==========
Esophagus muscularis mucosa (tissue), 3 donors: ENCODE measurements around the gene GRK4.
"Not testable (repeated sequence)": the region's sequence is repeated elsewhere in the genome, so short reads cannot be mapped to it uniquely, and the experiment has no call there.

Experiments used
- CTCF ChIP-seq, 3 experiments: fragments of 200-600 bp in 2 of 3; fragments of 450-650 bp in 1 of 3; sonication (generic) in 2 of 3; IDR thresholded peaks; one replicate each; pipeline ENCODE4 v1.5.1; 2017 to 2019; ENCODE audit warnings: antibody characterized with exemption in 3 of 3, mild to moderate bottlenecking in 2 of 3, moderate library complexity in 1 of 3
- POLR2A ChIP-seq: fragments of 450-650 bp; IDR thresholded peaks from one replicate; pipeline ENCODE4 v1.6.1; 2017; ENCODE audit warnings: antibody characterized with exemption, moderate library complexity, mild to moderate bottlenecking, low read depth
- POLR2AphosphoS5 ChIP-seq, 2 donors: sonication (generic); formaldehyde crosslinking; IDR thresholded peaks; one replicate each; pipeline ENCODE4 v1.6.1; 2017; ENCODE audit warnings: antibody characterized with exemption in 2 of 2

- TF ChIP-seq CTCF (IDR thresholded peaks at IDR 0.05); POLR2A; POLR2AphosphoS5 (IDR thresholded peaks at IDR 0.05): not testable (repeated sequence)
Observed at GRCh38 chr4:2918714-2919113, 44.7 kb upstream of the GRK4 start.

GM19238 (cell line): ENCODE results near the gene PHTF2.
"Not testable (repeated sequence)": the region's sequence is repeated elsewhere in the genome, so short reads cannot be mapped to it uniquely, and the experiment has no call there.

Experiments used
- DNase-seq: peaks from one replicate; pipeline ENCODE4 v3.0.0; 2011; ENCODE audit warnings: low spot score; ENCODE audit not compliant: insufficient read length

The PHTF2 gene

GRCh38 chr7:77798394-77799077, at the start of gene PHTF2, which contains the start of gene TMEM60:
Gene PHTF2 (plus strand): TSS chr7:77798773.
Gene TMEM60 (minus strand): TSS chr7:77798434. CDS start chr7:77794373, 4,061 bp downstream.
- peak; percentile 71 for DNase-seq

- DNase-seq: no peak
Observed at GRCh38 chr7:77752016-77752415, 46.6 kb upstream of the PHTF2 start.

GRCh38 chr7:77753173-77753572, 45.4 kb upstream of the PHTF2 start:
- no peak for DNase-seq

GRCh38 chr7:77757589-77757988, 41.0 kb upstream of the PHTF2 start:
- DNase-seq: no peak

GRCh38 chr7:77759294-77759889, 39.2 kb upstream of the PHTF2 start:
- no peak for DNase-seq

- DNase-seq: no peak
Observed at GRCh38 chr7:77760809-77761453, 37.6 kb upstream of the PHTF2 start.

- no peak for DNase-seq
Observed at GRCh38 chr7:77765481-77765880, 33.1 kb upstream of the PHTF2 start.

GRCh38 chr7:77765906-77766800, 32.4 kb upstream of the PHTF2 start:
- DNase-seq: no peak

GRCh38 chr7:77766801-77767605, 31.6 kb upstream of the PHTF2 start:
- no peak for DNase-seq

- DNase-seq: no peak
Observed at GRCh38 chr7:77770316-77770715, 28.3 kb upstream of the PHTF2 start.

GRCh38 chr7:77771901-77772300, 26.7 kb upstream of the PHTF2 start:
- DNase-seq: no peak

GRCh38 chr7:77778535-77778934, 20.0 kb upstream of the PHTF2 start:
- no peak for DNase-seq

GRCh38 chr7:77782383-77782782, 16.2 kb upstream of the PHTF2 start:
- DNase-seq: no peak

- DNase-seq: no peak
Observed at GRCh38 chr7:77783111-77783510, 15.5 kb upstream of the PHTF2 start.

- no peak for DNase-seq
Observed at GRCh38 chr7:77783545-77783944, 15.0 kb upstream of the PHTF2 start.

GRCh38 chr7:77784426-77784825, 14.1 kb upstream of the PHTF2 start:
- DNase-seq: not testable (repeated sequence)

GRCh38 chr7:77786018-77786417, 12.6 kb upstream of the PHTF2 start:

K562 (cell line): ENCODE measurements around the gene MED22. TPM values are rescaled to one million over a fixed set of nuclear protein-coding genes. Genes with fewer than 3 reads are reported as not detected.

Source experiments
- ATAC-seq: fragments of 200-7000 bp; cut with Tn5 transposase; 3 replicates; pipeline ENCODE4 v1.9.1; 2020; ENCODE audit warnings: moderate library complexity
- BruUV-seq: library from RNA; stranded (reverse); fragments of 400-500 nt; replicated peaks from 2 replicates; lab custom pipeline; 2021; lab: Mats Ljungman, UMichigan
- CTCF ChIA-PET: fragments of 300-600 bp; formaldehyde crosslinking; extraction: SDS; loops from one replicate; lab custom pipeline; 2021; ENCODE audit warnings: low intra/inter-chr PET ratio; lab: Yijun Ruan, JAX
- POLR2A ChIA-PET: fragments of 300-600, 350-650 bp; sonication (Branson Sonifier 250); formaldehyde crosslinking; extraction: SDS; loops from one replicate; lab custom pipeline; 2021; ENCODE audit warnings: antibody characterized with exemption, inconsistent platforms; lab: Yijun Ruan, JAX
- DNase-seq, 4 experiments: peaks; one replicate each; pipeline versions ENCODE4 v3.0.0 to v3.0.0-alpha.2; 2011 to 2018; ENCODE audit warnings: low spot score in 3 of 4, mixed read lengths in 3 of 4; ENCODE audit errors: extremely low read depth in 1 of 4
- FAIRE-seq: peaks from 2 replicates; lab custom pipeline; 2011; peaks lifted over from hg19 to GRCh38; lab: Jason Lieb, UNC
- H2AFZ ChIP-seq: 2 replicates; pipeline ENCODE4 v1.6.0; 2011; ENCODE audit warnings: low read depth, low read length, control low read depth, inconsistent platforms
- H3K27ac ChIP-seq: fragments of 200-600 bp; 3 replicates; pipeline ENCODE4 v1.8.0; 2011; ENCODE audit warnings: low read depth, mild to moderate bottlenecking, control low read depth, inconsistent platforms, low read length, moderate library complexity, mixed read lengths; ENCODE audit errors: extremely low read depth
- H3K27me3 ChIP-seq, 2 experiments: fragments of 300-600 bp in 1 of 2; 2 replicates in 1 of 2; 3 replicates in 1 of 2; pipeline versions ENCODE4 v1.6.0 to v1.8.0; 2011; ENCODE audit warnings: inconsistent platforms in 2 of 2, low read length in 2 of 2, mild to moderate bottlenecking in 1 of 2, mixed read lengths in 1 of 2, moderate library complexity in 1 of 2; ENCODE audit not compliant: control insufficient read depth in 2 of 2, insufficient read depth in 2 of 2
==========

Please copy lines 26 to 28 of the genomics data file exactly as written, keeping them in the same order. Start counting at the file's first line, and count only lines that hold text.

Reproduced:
- DNase-seq: no peak
Observed at GRCh38 chr7:77760809-77761453, 37.6 kb upstream of the PHTF2 start.

- no peak for DNase-seq